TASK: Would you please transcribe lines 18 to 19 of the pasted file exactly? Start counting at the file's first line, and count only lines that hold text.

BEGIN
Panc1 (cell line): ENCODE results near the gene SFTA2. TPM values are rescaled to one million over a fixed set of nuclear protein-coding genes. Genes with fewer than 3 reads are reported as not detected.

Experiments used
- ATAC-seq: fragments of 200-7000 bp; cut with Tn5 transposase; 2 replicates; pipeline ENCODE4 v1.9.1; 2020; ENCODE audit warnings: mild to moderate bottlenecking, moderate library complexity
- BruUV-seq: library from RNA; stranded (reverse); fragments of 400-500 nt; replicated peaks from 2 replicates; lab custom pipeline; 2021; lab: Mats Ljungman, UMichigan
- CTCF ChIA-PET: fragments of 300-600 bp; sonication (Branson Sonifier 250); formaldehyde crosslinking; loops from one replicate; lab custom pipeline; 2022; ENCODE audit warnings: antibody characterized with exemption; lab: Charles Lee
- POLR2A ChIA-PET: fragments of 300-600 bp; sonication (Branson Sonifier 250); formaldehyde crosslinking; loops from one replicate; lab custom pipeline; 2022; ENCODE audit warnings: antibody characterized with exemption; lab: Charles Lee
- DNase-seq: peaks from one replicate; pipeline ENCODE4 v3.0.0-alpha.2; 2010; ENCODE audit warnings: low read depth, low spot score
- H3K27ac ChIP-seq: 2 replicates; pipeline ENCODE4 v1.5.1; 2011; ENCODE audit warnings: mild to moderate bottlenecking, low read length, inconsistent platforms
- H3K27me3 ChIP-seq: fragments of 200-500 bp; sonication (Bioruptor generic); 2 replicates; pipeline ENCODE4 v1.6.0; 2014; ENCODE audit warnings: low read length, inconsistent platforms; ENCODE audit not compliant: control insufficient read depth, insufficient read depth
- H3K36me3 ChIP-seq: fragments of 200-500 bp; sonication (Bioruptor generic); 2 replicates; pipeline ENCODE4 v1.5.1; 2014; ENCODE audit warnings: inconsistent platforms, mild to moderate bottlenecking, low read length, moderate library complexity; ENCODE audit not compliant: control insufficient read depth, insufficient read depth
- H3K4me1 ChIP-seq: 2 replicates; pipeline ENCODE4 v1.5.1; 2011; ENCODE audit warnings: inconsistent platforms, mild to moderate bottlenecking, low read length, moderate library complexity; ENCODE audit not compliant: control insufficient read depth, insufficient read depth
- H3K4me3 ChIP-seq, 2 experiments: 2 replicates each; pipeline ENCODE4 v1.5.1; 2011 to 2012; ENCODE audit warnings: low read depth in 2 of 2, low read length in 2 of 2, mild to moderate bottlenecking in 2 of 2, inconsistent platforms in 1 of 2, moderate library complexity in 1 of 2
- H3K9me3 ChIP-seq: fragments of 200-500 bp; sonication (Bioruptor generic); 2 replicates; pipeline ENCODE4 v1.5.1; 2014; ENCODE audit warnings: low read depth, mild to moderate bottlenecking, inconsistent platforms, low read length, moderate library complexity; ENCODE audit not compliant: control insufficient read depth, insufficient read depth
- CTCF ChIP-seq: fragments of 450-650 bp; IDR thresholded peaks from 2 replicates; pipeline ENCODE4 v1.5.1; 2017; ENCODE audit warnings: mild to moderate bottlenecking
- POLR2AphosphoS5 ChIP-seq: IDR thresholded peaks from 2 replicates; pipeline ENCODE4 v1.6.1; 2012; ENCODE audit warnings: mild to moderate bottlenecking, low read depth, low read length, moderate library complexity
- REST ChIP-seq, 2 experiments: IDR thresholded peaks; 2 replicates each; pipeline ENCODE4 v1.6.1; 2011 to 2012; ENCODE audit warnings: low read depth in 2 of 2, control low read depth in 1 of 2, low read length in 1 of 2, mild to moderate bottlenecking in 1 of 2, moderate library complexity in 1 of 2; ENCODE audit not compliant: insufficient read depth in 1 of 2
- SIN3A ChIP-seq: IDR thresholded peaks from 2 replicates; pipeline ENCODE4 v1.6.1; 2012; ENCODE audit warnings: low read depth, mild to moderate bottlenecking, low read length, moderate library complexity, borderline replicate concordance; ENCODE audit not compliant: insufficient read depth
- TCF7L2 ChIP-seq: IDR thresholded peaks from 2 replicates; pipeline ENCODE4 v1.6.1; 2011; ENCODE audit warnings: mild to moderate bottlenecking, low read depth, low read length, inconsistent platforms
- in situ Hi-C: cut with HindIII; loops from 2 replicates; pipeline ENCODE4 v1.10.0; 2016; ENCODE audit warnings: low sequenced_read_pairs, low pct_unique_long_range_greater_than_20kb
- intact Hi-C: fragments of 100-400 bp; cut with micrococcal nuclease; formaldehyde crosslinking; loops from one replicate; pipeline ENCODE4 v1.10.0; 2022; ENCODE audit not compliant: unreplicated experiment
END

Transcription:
- TCF7L2 ChIP-seq: IDR thresholded peaks from 2 replicates; pipeline ENCODE4 v1.6.1; 2011; ENCODE audit warnings: mild to moderate bottlenecking, low read depth, low read length, inconsistent platforms
- in situ Hi-C: cut with HindIII; loops from 2 replicates; pipeline ENCODE4 v1.10.0; 2016; ENCODE audit warnings: low sequenced_read_pairs, low pct_unique_long_range_greater_than_20kb